Canberra, Wii have a problem

Ideas@TheCentre – The CIS newsletter (Sydney), 26 March 2010

The morning after held an unpleasant surprise. My right arm was sore, and my left shoulder hurt at every move. It felt as if I had dug a trench right through our garden. In fact, my wife and I had only spent an evening in front of the telly.

If only we had known what we were getting ourselves into when we decided to get a Nintendo Wii game console.

However, it was not sore and stiff grown-ups like us he had in mind when Home Affairs Minister Brendan O’Connor recently called for a regulation on Wii games. The minister only wanted to protect children from too much exercise and realism in their computer games.

At a conference in Sydney, he warned of motion-sensing game consoles like the Wii: ‘Computer game manufacturers encourage users to put down their control pads and participate physically in a game through motion-sensing technology.’

That’s bad enough, but the minister was concerned that the kids might actually like this physical activity. ‘These interactive features are set to increase the impact of the material being enjoyed by consumers,’ O’Connor said.

It’s of course a terrible threat to children if new game technology allows them to imitate movements in gun fighting. Without a Wii, such movements would have never occurred in a child’s life, the minister must believe.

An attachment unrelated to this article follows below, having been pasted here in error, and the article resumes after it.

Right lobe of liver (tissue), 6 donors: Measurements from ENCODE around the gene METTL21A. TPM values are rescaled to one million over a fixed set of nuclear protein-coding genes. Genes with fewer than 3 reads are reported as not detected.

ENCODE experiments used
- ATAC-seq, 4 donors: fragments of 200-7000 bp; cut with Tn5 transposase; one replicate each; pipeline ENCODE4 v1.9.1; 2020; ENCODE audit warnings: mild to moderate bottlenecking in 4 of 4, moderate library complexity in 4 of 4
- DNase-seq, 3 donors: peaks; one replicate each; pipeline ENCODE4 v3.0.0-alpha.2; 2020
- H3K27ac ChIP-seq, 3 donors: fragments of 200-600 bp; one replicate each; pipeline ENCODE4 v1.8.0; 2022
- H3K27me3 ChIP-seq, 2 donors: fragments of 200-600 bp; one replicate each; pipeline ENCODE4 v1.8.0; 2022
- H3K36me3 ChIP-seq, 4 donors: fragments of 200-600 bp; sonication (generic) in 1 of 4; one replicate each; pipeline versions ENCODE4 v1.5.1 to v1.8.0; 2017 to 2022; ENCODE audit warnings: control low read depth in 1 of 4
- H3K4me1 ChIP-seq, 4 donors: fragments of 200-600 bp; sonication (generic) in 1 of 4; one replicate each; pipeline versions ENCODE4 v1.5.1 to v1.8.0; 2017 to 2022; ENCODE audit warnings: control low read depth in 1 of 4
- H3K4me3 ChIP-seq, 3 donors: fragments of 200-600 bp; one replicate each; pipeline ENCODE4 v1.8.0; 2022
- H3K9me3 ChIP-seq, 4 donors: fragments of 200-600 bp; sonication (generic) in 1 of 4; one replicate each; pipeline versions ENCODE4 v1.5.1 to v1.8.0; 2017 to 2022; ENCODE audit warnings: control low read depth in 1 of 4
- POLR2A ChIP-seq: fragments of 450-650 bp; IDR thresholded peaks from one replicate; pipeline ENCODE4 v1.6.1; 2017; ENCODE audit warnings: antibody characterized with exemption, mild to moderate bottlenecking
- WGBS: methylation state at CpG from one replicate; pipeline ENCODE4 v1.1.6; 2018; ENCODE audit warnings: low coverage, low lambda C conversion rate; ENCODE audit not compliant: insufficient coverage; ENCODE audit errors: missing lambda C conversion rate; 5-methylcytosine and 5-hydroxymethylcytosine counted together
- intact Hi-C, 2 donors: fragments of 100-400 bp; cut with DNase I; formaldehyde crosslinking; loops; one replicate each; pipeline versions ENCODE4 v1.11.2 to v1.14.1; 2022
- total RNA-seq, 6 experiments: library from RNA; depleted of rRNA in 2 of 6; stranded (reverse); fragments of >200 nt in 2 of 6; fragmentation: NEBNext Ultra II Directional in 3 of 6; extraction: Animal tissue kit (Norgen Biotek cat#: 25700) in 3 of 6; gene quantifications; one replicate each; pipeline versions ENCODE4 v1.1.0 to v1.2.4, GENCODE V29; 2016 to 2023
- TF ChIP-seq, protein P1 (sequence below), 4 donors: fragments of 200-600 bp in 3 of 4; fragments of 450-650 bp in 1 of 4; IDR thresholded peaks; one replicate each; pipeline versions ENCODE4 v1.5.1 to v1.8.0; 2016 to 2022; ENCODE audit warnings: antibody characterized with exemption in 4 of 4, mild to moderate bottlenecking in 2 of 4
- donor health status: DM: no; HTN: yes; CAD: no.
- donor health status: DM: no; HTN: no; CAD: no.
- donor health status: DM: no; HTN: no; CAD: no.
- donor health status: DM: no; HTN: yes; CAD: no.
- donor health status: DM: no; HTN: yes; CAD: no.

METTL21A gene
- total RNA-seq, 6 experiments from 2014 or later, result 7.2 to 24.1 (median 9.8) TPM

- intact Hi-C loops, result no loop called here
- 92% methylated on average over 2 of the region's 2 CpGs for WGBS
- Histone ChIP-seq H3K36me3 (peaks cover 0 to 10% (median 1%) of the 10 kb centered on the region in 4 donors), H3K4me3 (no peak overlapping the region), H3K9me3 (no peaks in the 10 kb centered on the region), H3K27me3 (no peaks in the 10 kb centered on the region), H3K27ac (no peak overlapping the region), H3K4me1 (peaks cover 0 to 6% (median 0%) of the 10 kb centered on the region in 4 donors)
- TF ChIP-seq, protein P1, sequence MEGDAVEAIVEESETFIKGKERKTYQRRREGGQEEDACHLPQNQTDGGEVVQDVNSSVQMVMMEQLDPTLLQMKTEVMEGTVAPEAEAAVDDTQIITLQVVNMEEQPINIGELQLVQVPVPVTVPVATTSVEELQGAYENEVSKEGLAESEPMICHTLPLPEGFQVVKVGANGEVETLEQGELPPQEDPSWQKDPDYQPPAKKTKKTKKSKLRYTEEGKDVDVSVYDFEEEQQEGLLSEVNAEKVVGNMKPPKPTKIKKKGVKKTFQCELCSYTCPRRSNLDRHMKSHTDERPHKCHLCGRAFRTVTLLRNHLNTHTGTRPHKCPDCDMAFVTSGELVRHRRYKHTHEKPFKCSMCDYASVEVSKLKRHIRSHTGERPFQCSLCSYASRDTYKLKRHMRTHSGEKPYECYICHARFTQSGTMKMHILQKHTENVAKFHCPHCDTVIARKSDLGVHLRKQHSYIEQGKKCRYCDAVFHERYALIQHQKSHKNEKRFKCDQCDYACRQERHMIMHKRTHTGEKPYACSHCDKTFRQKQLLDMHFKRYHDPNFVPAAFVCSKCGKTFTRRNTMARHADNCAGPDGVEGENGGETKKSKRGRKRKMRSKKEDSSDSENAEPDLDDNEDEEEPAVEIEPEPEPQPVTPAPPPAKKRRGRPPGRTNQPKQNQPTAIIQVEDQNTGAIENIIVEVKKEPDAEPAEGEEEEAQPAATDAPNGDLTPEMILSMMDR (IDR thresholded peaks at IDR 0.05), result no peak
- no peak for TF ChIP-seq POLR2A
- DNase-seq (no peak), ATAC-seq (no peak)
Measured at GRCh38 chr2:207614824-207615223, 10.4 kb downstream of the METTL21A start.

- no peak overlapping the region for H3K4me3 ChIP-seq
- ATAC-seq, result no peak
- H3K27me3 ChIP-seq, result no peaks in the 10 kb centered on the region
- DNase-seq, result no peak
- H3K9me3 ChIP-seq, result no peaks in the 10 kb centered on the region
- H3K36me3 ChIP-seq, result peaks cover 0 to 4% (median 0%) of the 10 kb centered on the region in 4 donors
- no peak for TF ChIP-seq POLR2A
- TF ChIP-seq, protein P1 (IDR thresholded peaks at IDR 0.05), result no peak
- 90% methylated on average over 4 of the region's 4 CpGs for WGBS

My memory probably fails me miserably but when I think back to my early childhood, I remember how we played cops and robbers, fully armed with squirt guns and toy pistols. What a persistent negative impact this must have had on my psychological development. From there, it was only a small step to make me go off the rails completely – and study economics and law.

So it follows that we must fear the worst for the current generation of youngsters. They’re already hooked to the addictive sports games that Wii is famous for. Soon they may wish to apply the skills learned in these games in real life. Just imagine whole tribes of children taking it to the bowling centres, tennis courts, or golf courses. It’s enough to make the blood freeze in your veins.

We can only congratulate O’Connor for talking tough on a virtual problem. And for the product managers at Nintendo, here is an idea for a new game to please even the fun-loving minister: Please develop the Wii MotionPlus Pencil-Pushing Challenge. It would be easier on my sore muscles, too.

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